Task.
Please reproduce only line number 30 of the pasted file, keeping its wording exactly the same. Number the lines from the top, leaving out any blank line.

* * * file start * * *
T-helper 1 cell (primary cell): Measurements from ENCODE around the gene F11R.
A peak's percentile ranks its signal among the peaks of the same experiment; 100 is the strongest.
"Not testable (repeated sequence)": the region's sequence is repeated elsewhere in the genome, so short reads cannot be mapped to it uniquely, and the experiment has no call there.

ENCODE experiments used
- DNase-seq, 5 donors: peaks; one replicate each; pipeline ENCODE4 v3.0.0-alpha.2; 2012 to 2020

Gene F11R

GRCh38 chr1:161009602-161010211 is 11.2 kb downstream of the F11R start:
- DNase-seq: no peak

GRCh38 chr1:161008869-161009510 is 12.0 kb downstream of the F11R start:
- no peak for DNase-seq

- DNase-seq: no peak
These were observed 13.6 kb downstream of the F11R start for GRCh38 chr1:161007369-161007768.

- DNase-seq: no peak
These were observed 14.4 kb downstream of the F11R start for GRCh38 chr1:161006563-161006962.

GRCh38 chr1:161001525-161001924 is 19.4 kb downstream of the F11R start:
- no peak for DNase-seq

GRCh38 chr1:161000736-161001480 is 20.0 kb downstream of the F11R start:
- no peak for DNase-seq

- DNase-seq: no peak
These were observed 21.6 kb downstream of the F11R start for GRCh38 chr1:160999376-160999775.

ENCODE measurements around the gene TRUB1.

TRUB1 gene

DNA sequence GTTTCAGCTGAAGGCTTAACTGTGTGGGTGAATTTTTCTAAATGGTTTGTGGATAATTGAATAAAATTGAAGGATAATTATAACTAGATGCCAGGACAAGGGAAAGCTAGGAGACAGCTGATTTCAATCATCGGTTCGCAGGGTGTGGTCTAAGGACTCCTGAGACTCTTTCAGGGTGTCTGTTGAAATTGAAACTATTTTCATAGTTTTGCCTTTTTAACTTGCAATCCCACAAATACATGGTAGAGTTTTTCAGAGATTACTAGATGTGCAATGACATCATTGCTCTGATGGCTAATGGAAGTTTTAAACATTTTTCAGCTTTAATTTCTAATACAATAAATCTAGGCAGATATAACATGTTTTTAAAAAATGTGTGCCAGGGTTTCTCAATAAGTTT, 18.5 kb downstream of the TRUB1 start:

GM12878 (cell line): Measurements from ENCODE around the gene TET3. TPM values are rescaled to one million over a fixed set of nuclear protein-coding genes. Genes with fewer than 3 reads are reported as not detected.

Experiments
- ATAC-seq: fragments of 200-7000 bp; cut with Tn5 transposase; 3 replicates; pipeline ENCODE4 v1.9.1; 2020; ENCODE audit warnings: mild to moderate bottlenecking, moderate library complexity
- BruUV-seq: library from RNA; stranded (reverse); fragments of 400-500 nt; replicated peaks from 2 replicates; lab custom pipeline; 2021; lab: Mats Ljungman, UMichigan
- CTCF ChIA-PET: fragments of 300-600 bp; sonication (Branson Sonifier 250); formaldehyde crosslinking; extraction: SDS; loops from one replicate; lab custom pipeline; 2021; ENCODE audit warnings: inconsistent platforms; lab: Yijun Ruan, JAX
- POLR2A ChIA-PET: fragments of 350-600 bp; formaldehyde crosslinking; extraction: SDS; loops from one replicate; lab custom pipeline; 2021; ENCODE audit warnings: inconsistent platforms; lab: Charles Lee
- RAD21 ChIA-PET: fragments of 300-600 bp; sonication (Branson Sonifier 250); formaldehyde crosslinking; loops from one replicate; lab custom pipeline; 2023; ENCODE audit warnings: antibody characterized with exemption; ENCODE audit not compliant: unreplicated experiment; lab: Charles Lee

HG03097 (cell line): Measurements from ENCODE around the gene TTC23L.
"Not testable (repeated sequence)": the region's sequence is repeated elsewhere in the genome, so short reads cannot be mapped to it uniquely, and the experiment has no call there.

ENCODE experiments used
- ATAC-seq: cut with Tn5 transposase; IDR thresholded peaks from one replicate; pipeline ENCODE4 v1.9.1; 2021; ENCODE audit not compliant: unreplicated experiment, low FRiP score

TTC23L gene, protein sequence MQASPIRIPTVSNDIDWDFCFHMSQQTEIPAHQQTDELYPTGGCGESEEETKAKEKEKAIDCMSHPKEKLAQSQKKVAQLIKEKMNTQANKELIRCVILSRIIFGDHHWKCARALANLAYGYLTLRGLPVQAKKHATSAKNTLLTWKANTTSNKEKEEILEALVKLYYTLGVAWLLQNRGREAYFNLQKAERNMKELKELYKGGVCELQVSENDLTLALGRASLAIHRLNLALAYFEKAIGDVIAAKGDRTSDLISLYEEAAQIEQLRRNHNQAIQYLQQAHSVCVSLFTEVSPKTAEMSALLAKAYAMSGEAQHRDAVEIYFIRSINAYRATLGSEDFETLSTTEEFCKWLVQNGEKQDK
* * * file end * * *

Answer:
- RAD21 ChIA-PET: fragments of 300-600 bp; sonication (Branson Sonifier 250); formaldehyde crosslinking; loops from one replicate; lab custom pipeline; 2023; ENCODE audit warnings: antibody characterized with exemption; ENCODE audit not compliant: unreplicated experiment; lab: Charles Lee